“Captain Hazari Metabeard?”
I looked up from me map. A pungent aroma of rotten fish and burning hair wafted into me nostrils. Yarrr, what a stench! The next thing I knew, I be face ter face with some kind o’ creature from right outta me nightmares. A gigantic insect, ’bout 4 and a quarter cubits in height, outlined by a thick blood-red exoskeleton. The shock of it drove me from me plane of higher consciousness, which be quite painful for someone as attuned to the cosmic strings as I.
“Put ’er there!”
“Wretched beast!” I screamed as I pulled out me cutlass. “What manner of creature be ye?!”
“Ha ha,” the thing clicked through its jaw-like pincers. “I assure you, my good fellow, you have no need to arm yourself against me. I am but a simple traveler, far from my native land. I heard,” and then it paused to click its jaws a few times. Then it began to advance toward me. “Human language is so... verbal, wouldn’t you say? Anyway, I heard that you sometimes ferry people around for a small fee. Is this accurate?”
“People, yes. But I don’t think ye’re people. Now skip the pleasantries, demon. Why be ye... here?”
“Oh, you wound me. I ‘be here’ to inquire, my good sir, if you would be willing to provide me transport to the Ant homeland, Phylogenua, in exchange for a trifle or two?”
I stared at its quiverin’ antennae. Reachin’ out with me pirate sense, I called out to the other psychic captains ter see if’n they knew where this so-called “Phylogenua” be. An old sea dog off the coast o’ Singapore was quite knowledgeable in this area; he’d been there a few years ago, an’ was willin’ ter sell me directions for one o’ me crew’s kidneys. As soon as the information on Phylogenua popped into me head, I knew there’d be trouble.
Demonstrating the much-maligned pirate sense.
“In case ye don’ know,” I laughed at the ant, “there be not one, not two, but nine catagory 5 hurricanes between us and Phylogenua.” His face, if ye can call it that, turned into what might be a scowl.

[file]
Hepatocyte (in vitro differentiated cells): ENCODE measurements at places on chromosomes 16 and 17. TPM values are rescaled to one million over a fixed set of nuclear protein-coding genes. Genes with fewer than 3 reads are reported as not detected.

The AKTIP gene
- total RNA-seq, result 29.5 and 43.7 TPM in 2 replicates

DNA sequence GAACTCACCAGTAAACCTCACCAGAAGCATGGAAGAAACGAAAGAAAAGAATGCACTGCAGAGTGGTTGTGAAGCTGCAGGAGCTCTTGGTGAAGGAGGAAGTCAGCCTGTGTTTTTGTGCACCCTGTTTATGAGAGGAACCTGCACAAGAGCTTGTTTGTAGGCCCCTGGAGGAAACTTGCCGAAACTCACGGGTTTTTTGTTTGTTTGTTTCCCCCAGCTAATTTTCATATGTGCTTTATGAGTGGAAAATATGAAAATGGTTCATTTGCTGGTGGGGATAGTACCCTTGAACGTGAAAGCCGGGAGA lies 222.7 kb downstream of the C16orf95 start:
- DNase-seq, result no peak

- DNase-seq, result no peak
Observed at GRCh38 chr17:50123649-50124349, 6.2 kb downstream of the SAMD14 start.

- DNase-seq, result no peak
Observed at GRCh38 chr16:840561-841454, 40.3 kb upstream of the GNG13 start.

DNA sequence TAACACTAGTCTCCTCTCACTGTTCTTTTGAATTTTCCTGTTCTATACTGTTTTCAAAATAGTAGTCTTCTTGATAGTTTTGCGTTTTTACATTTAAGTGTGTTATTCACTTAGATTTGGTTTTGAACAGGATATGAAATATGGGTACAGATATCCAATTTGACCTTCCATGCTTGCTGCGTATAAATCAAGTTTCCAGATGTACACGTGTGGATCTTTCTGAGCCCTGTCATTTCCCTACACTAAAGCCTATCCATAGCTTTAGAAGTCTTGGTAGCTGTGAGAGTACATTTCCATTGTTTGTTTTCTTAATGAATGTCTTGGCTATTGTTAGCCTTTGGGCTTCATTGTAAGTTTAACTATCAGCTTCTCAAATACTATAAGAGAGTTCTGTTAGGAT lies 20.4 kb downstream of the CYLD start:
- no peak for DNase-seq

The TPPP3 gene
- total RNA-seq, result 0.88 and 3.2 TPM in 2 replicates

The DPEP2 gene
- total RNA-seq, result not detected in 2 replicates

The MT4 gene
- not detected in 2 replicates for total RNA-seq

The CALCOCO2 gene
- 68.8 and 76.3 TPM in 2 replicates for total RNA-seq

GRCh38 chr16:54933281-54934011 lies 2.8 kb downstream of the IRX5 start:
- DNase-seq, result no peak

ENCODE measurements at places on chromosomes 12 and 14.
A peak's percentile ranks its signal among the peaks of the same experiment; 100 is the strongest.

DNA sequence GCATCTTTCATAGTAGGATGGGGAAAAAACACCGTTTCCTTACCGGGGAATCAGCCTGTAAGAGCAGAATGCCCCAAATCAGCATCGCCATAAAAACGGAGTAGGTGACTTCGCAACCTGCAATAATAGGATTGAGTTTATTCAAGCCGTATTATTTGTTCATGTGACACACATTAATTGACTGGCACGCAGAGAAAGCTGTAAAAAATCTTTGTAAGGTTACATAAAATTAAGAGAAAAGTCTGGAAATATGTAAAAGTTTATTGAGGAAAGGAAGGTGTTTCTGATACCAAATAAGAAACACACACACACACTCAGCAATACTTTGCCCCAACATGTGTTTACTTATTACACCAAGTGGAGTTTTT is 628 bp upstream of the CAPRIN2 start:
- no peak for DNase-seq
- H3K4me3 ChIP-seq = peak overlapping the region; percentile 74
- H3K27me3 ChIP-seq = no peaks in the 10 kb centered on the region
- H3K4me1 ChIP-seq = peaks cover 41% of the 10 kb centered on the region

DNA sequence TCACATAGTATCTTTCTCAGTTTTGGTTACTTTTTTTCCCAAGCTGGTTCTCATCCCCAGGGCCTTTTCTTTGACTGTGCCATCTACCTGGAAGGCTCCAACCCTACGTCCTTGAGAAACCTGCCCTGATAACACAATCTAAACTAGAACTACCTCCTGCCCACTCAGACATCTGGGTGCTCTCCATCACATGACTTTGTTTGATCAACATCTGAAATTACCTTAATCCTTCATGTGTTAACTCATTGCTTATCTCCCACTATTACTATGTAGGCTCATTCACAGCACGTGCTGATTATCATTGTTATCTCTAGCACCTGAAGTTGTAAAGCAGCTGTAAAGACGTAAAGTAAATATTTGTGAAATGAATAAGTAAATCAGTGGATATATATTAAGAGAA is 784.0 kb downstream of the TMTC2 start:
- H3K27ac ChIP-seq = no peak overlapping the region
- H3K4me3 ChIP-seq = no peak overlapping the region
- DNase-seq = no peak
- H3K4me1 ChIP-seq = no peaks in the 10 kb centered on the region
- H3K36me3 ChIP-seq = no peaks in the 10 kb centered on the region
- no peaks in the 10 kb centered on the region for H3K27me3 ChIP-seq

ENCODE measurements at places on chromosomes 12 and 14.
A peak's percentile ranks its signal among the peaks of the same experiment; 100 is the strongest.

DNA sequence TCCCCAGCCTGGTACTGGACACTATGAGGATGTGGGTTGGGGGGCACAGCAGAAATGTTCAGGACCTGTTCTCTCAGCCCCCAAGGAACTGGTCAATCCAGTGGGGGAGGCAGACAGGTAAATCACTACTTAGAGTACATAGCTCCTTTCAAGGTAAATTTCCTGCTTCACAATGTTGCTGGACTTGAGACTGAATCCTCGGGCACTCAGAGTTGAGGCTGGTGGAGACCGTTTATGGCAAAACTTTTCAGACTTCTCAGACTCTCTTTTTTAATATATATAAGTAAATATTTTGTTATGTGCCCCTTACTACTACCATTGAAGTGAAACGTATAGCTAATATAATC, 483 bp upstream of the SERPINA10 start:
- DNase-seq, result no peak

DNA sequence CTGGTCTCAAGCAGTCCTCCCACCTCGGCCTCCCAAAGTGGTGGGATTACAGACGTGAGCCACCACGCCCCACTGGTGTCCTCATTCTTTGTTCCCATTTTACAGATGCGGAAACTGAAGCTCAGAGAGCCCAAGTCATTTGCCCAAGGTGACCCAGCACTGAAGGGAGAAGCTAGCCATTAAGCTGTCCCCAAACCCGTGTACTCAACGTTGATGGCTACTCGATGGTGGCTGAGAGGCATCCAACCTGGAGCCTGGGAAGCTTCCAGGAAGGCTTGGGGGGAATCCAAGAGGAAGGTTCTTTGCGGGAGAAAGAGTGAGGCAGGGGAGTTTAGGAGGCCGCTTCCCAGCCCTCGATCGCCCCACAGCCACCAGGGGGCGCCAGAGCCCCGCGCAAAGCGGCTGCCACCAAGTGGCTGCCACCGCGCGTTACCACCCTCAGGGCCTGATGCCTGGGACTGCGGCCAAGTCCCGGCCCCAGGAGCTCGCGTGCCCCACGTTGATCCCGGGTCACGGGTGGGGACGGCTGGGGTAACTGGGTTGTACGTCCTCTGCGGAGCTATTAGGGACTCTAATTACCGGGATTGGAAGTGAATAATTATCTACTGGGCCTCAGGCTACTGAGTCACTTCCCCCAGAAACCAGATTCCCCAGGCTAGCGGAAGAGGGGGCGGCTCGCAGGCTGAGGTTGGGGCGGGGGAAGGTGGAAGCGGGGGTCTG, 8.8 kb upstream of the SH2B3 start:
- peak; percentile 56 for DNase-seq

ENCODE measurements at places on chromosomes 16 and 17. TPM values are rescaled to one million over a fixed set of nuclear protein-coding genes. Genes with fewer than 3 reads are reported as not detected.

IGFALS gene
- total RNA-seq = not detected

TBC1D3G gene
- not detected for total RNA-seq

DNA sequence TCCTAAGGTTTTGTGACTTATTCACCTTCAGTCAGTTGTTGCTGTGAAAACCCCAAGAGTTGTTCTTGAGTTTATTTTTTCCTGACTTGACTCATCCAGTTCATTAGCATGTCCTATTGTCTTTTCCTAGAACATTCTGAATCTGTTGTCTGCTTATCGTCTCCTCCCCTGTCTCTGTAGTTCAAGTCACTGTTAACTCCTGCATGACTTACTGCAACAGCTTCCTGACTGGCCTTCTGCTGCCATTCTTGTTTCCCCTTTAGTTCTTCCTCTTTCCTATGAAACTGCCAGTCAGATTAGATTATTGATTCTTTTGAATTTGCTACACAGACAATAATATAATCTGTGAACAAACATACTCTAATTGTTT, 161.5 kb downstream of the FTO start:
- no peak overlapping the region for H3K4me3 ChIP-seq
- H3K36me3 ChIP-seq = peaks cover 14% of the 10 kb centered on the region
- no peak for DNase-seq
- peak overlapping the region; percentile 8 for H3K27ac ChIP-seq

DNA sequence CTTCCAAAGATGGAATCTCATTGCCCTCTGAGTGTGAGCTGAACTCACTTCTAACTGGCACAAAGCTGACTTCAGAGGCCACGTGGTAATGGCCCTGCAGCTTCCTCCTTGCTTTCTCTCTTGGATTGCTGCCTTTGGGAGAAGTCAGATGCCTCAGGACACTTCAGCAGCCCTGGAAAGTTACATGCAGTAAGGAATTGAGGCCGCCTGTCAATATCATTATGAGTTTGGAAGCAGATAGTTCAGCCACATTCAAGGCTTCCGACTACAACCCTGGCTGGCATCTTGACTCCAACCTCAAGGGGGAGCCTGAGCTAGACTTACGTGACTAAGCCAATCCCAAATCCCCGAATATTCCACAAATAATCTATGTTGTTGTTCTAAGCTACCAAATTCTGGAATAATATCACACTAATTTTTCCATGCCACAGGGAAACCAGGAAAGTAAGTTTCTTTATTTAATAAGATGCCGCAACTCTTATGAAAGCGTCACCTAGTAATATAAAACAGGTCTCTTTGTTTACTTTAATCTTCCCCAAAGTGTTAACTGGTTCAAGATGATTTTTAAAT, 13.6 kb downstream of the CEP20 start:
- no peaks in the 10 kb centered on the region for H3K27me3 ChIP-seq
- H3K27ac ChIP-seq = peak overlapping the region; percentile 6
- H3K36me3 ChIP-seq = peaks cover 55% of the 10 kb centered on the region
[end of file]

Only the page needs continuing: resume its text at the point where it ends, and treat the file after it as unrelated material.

“I’m sure a little wind and water is no match for your cavalier wit and-”
“Don’t try to flatter me, ye six-armed ground-beast!” I blasted at ’im. “I ain’t afraid o’ nothin’, but on’y a fool or a madman would put ’is crew through that kind o’ life-threatenin’-”
“I will give you one dollar.”
I was almost taken meself, by the deadly cuttlefish.
“Cap’in, I think our ‘guest’ has overstayed ’is welcome,” chirped me first mate, Porter Orvall.
“Arrr, I know, Porter. But I already divvied up the dollar he gave us among the crew. That’s over four cents per person! If’n ye want ter take the on’y source o’ sustenance they got, be me guest. Indeed, Porter, mayhaps ye’d like them to dance fer their food. Har dee har har. What a riot.”
His gray eyes suddenly misted over with an emotion I knew well; already I could hear the synapses o’ his brainpan clicking into place, the familiar scent of fear and anger that be all too common among we pirate types drifting twixt me nasal cavities.
“Get a hold o’ yerself, skippy!” I hollered right in his decrepit face. The old man had no right to think that way. “Maybe on a regular pirate ship where thought means nothin’, ye can get away with thinkin’ o’ mutiny, but here on the Sand Reaver, we don’t take kindly to errant thoughts!”
He rubbed his grizzled face.
“Cap’in... I don’ know wha’ came o’er me!”
“It be the Antman, Mr. Orvall. It be the Antman.”